Dingell met with Giffords and her husband, Mark Kelly, in March to discuss the bill, Americans for Responsible Solutions spokesman Mark Prentice said. The organization has backed similar measures in 23 state legislatures. And the group made it a key point in a major House race last cycle: It ran a TV ad in the district Giffords used to represent, accusing now-Rep. Martha McSally, a Republican, of opposing laws that bar stalkers from buying guns.

"This has been a huge priority for us," Prentice said.

That pits Dingell against the NRA, which hasn't taken a stance on Dingell's bill but spoke out against a similar bill in the Senate, introduced by Sen. Amy Klobuchar of Minnesota. The group wrote a letter to members of Congress saying Klobuchar's bill attempts to use "emotionally compelling issues such as 'domestic violence' and 'stalking' simply to cast as wide a net as possible for federal firearm prohibitions."

For now, NRA officials are still unsure if there are any significant differences between Dingell's bill and Klobuchar's, which they oppose, said spokeswoman Jennifer Baker. But she noted that, while pushing for "domestic-violence" bills on guns at the state level, gun-control advocates have used the emotional reaction to domestic violence in order to limit gun owners' rights.

"There's a reason they call these bills domestic-violence bills," she said.

It wasn't long ago that the NRA was using equally forceful language to endorse Dingell's husband's reelection. In 2010, the group noted John Dingell's "A+" rating and called him "a staunch defender of the Second Amendment freedoms of law-abiding gun owners, hunters, and sportsmen in Michigan and across America."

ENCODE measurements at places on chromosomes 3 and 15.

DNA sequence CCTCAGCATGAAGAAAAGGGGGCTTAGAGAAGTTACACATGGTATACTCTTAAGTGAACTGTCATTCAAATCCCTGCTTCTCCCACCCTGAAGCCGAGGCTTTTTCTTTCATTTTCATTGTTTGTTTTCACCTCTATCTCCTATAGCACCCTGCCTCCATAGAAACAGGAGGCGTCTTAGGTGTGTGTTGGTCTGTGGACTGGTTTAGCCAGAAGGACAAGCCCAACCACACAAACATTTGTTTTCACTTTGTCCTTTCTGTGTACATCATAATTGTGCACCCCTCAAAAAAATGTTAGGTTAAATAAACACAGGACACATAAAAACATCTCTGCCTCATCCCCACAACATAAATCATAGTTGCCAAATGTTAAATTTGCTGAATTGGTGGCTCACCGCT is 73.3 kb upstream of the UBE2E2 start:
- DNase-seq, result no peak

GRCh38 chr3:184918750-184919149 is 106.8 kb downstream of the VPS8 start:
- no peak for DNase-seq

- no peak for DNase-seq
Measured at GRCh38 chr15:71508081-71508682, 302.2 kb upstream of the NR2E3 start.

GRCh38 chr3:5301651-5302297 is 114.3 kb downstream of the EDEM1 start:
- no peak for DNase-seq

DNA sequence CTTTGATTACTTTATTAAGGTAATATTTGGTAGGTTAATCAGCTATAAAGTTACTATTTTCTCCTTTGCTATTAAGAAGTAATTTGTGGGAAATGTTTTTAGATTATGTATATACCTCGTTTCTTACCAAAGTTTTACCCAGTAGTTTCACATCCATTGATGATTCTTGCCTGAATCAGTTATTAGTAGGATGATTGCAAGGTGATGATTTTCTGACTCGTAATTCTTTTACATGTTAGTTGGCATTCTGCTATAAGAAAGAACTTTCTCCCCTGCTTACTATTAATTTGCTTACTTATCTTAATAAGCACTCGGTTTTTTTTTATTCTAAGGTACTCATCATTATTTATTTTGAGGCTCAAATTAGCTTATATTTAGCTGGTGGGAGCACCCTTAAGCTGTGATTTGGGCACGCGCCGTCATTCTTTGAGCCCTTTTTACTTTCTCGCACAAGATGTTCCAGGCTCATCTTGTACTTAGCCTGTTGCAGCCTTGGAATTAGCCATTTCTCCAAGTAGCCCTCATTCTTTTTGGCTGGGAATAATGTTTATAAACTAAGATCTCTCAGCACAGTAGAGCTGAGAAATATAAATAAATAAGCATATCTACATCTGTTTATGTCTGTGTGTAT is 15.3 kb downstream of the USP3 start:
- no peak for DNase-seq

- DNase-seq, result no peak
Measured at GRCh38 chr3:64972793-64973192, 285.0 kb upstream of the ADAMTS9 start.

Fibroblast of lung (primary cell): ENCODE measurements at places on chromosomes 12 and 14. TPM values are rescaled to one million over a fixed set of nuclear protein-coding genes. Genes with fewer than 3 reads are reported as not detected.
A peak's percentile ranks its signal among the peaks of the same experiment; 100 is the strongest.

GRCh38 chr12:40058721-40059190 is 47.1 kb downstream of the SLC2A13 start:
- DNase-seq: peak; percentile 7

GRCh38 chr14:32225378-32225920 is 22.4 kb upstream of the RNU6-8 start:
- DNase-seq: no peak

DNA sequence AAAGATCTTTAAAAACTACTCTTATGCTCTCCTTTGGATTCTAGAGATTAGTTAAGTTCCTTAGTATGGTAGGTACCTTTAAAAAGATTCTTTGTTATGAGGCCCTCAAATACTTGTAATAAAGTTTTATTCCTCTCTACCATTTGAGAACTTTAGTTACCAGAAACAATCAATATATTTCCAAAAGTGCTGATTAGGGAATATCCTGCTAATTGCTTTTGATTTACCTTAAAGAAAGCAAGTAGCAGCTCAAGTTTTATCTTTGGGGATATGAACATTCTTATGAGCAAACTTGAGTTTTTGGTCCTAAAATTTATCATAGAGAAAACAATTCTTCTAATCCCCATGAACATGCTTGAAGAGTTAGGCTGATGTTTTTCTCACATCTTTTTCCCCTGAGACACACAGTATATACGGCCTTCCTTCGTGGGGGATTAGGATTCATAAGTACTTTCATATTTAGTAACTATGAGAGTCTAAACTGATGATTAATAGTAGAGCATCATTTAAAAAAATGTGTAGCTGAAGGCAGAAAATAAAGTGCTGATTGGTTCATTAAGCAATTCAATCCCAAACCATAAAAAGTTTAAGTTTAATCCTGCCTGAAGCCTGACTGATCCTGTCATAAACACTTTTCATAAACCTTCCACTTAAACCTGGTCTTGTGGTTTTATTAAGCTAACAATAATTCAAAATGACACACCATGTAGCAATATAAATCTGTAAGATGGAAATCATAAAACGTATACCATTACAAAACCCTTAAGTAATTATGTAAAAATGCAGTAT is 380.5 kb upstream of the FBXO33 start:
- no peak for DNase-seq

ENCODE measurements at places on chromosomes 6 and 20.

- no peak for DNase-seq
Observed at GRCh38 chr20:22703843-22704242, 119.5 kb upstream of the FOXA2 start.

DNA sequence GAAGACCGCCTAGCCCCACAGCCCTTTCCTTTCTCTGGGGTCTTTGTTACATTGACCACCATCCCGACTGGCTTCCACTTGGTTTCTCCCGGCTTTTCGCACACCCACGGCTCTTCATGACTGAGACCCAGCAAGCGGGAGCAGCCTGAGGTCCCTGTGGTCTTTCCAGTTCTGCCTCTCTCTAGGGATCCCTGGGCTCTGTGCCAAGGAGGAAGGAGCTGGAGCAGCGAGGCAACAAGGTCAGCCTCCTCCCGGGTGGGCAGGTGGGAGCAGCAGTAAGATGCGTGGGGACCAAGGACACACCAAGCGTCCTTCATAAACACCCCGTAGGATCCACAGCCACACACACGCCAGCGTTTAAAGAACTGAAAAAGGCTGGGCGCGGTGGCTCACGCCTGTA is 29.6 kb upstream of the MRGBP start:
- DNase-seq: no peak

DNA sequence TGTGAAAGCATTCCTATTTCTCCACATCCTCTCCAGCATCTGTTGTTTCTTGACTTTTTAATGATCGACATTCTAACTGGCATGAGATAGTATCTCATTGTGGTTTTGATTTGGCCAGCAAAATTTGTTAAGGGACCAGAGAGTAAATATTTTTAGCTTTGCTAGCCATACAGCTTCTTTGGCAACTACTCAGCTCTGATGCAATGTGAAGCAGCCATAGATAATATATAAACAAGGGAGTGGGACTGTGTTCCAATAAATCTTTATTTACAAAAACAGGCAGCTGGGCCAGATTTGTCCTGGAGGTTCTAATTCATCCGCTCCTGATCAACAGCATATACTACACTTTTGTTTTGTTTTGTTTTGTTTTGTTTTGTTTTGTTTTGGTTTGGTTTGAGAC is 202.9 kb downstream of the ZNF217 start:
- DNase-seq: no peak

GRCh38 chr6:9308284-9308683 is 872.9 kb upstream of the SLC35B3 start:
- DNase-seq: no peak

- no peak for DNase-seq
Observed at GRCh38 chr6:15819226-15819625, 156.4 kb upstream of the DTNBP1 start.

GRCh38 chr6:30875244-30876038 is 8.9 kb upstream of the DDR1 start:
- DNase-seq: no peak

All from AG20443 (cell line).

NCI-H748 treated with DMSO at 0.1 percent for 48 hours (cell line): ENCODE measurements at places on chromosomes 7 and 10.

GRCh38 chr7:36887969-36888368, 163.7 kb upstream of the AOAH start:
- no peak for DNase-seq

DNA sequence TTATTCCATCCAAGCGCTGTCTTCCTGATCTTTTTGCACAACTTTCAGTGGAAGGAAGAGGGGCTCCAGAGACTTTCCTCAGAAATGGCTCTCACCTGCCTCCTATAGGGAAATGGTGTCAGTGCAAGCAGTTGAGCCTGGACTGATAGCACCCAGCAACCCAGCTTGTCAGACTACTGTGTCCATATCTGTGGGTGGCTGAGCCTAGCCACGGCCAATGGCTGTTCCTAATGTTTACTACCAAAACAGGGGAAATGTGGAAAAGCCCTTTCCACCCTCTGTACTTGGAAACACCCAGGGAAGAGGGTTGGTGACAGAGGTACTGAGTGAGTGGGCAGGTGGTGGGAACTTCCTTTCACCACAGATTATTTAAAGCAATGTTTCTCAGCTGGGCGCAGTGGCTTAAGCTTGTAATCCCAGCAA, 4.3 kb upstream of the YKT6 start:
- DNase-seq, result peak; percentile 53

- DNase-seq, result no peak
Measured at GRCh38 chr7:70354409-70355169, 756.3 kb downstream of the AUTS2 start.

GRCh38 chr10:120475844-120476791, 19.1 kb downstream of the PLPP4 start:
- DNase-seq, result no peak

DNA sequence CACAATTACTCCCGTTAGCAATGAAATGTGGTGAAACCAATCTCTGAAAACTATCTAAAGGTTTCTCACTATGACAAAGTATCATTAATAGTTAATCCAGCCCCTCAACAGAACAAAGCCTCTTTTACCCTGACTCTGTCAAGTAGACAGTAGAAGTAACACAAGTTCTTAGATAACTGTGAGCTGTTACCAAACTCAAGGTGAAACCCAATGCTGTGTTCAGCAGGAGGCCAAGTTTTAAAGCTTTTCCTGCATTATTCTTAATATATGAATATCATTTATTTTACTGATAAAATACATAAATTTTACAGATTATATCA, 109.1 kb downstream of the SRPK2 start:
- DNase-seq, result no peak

John Dingell had his spats with the group; in 1994 he left its board of advisers after he voted for Bill Clinton's major crime bill even though it included an assault-weapons ban that neither he nor the NRA supported. But his opposition to gun-control laws was a thread that ran through his 49-year tenure in the House. Upon his announcement last year that he would retire, the liberal New Republic wrote, "Don't Whitewash the Legacy of Rep. John Dingell, D-NRA," arguing that Dingell's alignment with the group undermined his stature as a progressive legislator, despite his work on Medicare, the Clean Air and Clean Water acts, and the Affordable Care Act.

Prentice noted that Debbie Dingell isn't taking an overtly progressive stance with her bill, calling it a commonsense measure with bipartisan support. Her cosponsor is Republican Rep. Robert Dold of Illinois.

And in emphasizing that she's pushing a domestic violence bill, Dingell preached understanding between the two sides on gun-control issues — a practice she's had to learn, living with a husband and predecessor who may not have supported this legislation.

"When I first married him, I came from the experience of somebody who shouldn't have owned guns," she said. "He is someone that hunts and fishes, and I respect his total right to do that. ... I think it's a very complicated subject. Everybody likes to make it a black-or-white subject, but it's not."

CORRECTION: An earlier version of this article misstated Gov. Rick Snyder's party affiliation. He is a Republican.

This article is from the archive of our partner National Journal.